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Uganda Attracts Startups Enabling Daily Pay for Salaried Employees

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Local startups are striving to position Uganda as a leader in the emerging trend of employers enabling employees to receive on-demand payments, irrespective of traditional payday schedules. This trend is gaining momentum across the continent.

In a notable collaboration, Ugandan startup Thiqa Digital Finance and South Africa’s Paymenow are joining forces to introduce earned wage access (EWA) solutions to Uganda’s government employees. This initiative represents a significant step towards empowering workers and transforming financial services in the region. The partnership places Uganda among the pioneers in the EWA space and highlights the broader landscape of fintech innovation across Africa.

Earned Wage Access (EWA), also known as ‘on-demand pay’ or ‘salary on-demand,’ fundamentally changes the traditional pay cycle by allowing employees to access a portion of their earned wages before the usual monthly payday. Typically, EWA providers handle payroll for employer clients and generate revenue through fees.

The collaboration, as announced in a press release shared with WT, aims to tackle the liquidity gap experienced by Ugandan workers between paydays, providing them with enhanced financial flexibility and stability.

Danielle Lavan, CEO of Thiqa, expressed her optimism about the partnership, stating, “By collaborating with Paymenow, we are introducing their direct payroll integration solution to Ugandan government employees. This will help them bridge the gap between paydays and manage unexpected expenses. What Paymenow has achieved in Southern Africa – amassing a customer base of over half a million users – is remarkable, and we look forward to replicating this success and making a significant impact in Uganda.”

Leveraging the combined power of Thiqa’s Islamic finance platform and Paymenow’s Earned Wage Access (EWA) solution, Ugandan civil service employees are now being offered enhanced control over their finances. By essentially turning every day into payday, this initiative aims to alleviate the financial stress imposed by the inflexibilities of conventional payroll systems, making the goal of financial relief more attainable.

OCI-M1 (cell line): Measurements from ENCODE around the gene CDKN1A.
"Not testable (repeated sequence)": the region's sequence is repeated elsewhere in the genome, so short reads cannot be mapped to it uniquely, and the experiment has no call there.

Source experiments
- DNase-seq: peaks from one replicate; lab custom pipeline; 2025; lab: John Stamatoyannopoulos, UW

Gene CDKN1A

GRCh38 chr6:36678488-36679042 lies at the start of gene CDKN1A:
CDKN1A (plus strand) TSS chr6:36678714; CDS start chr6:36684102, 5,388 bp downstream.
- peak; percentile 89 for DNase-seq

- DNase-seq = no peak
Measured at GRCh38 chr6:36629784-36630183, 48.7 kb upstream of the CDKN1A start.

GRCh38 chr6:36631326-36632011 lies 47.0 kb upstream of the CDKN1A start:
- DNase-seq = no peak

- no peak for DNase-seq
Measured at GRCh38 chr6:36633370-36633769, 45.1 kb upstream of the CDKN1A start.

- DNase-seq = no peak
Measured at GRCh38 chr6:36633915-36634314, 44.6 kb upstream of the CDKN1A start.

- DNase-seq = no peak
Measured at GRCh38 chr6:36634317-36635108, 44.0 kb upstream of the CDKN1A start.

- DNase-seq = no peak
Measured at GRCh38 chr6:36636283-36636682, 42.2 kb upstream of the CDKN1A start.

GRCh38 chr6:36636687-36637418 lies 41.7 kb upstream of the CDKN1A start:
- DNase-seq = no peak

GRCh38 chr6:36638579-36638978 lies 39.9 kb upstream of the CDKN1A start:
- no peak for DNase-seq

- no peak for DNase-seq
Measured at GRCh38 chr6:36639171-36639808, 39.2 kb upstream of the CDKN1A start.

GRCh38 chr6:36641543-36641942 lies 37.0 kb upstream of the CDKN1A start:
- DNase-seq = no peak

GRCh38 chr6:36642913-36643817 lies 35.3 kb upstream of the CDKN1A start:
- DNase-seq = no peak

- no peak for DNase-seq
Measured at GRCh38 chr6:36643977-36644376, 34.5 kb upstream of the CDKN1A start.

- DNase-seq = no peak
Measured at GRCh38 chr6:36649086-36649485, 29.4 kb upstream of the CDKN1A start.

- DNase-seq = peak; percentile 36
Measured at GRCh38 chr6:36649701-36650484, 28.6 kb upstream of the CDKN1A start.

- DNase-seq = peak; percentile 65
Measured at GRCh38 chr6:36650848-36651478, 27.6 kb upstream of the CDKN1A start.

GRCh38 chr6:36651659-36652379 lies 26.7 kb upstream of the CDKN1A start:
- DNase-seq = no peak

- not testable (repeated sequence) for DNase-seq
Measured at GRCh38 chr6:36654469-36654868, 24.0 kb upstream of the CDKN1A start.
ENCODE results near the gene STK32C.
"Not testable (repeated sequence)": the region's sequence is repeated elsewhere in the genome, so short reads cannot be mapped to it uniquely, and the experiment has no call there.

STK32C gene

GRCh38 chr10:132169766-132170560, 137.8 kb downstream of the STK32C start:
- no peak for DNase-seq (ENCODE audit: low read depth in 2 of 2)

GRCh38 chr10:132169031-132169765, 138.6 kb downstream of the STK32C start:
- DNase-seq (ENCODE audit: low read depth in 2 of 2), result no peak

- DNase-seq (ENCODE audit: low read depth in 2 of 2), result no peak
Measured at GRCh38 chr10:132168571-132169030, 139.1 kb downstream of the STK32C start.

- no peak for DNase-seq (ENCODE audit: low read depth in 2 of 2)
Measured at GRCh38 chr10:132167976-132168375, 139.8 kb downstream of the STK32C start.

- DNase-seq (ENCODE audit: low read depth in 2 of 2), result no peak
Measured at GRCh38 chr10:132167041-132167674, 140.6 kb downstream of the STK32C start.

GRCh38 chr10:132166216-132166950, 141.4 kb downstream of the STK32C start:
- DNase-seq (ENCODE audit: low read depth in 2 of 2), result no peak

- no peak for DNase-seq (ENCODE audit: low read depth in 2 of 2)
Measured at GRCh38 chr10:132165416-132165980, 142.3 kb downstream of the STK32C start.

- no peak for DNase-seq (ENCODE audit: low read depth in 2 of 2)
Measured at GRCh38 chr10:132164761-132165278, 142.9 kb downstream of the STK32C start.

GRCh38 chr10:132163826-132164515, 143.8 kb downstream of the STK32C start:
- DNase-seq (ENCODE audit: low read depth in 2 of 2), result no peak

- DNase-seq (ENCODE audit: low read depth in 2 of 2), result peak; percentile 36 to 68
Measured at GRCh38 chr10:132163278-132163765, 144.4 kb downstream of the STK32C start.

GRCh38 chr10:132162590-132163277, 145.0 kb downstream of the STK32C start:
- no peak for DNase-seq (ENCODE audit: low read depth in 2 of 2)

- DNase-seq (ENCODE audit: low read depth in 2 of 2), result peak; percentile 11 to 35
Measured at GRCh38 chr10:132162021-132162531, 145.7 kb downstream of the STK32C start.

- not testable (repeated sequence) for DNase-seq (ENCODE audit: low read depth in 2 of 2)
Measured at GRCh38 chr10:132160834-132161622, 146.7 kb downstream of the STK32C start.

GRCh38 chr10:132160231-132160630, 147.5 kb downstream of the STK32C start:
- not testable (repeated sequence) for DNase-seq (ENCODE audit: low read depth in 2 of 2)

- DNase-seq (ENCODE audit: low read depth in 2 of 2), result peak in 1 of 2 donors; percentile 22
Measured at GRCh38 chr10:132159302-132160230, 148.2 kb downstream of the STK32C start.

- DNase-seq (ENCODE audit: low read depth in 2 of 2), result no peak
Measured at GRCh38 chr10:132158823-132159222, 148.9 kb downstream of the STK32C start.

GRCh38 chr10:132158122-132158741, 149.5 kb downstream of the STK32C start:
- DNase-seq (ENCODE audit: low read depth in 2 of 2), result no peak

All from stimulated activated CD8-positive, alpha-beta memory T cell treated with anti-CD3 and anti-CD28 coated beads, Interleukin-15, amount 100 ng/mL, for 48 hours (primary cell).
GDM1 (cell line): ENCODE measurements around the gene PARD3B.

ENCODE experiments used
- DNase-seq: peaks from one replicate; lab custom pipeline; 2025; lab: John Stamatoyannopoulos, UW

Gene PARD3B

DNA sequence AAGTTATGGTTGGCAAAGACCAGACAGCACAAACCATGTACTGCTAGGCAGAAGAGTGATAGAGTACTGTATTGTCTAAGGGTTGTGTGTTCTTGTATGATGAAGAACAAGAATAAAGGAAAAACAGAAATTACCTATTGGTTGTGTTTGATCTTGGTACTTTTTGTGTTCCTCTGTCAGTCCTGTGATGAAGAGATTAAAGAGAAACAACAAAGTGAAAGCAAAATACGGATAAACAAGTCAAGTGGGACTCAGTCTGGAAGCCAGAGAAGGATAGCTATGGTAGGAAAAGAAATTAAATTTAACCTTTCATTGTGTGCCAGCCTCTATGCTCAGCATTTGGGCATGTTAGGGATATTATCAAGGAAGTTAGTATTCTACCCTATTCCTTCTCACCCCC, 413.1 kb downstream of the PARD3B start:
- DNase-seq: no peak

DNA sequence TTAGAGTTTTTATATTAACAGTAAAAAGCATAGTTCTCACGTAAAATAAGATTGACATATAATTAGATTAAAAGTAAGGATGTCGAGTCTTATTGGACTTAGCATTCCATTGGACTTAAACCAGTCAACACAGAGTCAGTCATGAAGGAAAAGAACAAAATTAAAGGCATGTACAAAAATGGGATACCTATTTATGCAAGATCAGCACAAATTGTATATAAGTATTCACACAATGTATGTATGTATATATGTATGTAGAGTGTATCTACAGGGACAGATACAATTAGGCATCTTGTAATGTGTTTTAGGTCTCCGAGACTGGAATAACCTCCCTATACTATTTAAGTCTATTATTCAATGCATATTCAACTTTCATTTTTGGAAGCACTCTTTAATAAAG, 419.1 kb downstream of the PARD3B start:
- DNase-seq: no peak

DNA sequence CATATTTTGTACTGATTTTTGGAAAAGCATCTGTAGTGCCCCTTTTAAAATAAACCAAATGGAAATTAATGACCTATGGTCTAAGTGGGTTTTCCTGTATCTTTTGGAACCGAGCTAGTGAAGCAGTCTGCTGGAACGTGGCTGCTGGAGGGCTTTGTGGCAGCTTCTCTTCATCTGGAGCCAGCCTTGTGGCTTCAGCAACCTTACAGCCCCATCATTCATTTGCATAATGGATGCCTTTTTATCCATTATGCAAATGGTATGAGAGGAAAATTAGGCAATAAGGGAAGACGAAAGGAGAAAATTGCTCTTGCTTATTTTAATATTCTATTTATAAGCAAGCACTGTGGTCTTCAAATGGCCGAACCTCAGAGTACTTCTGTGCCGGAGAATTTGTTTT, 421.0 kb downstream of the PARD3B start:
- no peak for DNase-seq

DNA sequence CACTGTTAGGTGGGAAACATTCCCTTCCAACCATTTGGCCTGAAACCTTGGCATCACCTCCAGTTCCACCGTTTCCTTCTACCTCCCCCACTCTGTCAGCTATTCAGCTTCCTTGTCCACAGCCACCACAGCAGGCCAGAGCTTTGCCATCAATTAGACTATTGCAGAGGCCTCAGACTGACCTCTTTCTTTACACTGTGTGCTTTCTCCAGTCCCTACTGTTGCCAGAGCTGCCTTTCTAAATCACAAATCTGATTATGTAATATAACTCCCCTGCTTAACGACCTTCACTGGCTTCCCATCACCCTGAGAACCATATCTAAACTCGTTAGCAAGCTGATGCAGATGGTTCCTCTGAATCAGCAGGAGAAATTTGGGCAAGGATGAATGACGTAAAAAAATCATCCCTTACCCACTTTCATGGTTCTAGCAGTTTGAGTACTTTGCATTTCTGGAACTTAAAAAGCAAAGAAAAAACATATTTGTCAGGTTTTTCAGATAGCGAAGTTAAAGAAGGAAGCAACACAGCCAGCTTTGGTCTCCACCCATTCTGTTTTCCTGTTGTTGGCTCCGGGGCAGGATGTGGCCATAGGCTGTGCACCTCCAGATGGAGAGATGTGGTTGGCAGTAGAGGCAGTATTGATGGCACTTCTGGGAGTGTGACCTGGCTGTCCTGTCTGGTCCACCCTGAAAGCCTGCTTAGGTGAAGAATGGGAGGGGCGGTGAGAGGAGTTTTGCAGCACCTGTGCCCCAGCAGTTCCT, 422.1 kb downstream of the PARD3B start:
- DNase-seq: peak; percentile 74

The ‘pay-as-you-work’ generation

Workers often face constraints due to limited access to credit and cumbersome banking processes, but they can benefit greatly from the convenience and flexibility offered by Earned Wage Access (EWA) solutions. By providing timely access to earned wages, EWA not only meets immediate financial needs but also promotes a culture of financial resilience and empowerment among workers.

The need for EWA in Uganda and other regions arises from the challenges many workers encounter in obtaining timely and affordable credit. Traditional financial institutions frequently impose cumbersome procedures, while payday lenders charge exorbitant interest rates, leaving employees with few options to address their immediate financial needs.

As a result, EWA has significant potential in the African labor market, with the liquidity gap between paychecks representing a remarkable USD 30 billion funding opportunity across Africa each month. This was underscored by Chikodi Ukaiwe, Founder/CEO of Nigerian EWA platform Salad, in a 2022 conversation with Afridigest.

EWA offers a practical solution by providing quick and convenient access to earned wages without the burden of high fees or long wait times. This service is a lifeline for workers dealing with unexpected expenses or cash flow issues. Stakeholders believe that it can improve worker welfare and retention, ultimately enhancing productivity.